"We are facing two scenarios of Europe’s future. Either Ukraine wins and there is peace in the continent, or the winner is Russia and Putin’s imperialism is free to expand," Morawiecki warned.
Russia has set out for an imperial conquest with a goal to rebuild the former Soviet sphere of influence, Mateusz Morawiecki, the Polish prime minister, wrote on Friday in American weekly Newsweek as part of ‘Telling Poland to the World’ publicity campaign.
The next stage of Poland-sponsored imitative marks the first anniversary of Russia’s invasion of Ukraine with articles published in dozens of media outlets around the world.
“Precisely one year ago, on 24 February 2022, Russia launched its military assault against Ukraine, shattering the order established after the Cold War. Russia has embarked on its imperial conquest with a single goal in mind: reconstruct the former Soviet sphere of influence regardless of the related costs and victims,” Morawiecki wrote in his article.
According to him, Russian aggression has put in jeopardy “the security and prosperity achieved through the efforts of whole generations of Europeans.”
“We must do everything in our power to put a stop to that most terrible geopolitical nightmare of the 21st century,” he added.
But, Morawiecki also wrote, that Russia’s war on Ukraine has taught the world “many important lessons” that can help ensure peace and security.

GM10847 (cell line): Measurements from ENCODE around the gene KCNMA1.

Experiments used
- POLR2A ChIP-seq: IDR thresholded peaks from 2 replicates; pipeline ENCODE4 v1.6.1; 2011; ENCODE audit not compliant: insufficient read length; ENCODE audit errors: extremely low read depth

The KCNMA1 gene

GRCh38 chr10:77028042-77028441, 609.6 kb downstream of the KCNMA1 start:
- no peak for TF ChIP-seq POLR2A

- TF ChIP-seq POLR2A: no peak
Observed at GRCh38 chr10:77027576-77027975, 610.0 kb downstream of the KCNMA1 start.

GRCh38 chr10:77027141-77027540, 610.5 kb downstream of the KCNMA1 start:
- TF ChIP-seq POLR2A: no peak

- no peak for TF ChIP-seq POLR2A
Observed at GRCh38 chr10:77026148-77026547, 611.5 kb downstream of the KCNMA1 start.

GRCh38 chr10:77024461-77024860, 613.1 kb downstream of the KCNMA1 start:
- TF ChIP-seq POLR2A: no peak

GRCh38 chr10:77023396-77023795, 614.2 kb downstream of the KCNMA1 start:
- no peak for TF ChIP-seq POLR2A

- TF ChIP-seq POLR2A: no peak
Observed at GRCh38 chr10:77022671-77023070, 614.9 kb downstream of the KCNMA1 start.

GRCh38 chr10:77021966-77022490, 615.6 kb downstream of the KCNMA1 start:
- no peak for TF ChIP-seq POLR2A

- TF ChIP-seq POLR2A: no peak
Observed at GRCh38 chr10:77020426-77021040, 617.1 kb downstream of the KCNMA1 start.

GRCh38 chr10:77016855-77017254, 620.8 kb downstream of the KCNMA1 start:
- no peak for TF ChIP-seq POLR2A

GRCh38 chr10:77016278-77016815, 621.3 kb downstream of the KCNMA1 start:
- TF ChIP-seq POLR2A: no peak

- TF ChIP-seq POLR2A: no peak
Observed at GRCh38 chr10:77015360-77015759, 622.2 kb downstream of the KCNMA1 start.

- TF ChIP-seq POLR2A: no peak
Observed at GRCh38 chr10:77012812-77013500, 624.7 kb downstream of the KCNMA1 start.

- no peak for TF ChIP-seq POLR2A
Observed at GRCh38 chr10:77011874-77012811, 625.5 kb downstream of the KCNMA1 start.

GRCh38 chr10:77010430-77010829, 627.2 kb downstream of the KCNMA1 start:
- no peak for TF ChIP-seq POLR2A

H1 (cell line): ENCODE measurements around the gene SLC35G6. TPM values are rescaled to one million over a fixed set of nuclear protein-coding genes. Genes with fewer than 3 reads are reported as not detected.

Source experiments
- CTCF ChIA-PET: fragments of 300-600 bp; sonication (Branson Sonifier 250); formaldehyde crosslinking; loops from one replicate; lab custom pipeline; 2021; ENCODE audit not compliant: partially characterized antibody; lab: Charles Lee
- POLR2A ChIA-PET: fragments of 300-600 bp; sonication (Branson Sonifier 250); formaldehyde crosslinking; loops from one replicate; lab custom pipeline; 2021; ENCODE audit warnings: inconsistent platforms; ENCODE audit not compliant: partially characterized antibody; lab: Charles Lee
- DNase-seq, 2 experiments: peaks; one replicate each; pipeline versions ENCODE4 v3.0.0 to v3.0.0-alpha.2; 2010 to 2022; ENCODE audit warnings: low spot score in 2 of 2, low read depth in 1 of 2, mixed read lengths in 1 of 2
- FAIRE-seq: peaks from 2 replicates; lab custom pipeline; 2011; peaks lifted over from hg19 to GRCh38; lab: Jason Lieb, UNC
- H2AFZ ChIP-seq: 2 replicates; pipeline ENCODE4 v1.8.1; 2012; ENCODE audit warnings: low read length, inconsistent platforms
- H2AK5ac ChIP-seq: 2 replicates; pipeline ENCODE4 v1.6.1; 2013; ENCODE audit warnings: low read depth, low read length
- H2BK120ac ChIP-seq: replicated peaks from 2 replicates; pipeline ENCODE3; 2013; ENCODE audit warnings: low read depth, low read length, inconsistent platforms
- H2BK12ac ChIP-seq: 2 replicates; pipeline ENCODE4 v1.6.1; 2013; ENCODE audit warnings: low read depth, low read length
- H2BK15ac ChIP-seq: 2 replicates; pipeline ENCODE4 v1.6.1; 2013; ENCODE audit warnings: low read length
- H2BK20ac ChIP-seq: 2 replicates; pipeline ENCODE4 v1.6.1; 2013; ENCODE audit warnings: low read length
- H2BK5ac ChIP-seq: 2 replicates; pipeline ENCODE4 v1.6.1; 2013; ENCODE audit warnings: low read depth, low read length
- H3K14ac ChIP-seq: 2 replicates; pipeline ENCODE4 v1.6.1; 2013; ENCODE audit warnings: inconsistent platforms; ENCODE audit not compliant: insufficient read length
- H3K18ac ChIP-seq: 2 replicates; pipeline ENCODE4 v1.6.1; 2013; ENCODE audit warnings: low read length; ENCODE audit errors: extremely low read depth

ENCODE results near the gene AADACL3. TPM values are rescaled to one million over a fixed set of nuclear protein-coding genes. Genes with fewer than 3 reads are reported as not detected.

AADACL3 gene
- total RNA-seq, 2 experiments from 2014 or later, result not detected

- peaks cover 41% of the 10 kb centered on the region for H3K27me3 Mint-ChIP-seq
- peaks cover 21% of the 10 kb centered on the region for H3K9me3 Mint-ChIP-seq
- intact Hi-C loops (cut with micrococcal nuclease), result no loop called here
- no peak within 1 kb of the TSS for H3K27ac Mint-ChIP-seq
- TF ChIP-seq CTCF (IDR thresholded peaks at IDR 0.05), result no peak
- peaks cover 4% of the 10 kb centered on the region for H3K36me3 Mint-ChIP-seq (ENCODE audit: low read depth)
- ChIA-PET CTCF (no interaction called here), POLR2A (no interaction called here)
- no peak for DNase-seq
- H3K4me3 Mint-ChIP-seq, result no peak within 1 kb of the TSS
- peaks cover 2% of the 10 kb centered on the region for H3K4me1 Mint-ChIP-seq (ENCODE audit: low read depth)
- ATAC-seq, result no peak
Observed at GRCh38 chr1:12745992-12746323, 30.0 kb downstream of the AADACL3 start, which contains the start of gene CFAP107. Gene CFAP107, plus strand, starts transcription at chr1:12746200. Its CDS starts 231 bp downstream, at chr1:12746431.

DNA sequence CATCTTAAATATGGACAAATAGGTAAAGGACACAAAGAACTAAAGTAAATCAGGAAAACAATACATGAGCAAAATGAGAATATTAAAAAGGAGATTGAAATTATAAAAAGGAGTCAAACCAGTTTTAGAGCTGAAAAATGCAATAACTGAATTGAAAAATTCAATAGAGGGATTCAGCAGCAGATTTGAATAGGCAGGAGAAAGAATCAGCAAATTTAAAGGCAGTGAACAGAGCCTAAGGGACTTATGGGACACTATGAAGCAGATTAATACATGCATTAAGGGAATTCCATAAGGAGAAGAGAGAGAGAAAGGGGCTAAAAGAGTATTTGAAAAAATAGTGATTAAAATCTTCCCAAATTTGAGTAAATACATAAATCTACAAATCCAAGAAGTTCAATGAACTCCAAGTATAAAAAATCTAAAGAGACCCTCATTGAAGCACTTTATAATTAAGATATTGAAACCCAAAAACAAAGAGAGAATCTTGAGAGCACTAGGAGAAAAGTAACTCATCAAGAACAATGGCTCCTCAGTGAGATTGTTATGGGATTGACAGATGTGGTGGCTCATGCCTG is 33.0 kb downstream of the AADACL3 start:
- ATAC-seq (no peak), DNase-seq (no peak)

In his opinion, the war in Ukraine “is not a local conflict” but “concerns us all.” Moreover, Russia fuels the global economic crisis through the war it started and its aftermath. Thirdly, Morawiecki argues, “De-Putinisation is a prerequisite for Europe’s sovereignty.
“One cannot normalise relations with a criminal regime. It is high time Europe became independent of Russia, especially in the energy sector,” he writes.
The fourth lesson from the conflict is, according to Morawiecki, that “solidarity is stronger than fear” and that evil should be “overcome together.”
His last conclusion is that the reconstruction of Ukraine after the war will strengthen the whole European continent.
“We are facing two scenarios of Europe’s future. Either Ukraine wins and there is peace in the continent, or the winner is Russia and Putin’s imperialism is free to expand,” Morawiecki warned.
“If Ukraine is to come out victorious, we need to start thinking about a paradigm shift in European politics even today. The idea of a community of security and peace is now the only possible development model,” he concluded.
The worldwide media project called ‘Telling Poland to the World’ was launched eight years ago, as a joint initiative by Poland’s Institute for New Media, the Institute of National Remembrance (IPN), the National Bank of Poland (NBP), the Foreign Ministry and the Polish Press Agency.
Earlier editions were centred around the anniversaries of the outbreak of World War II, the liberation of the Auschwitz death camp, the Polish January Uprising against Tsarist Russia or the Battle of Warsaw of 1920.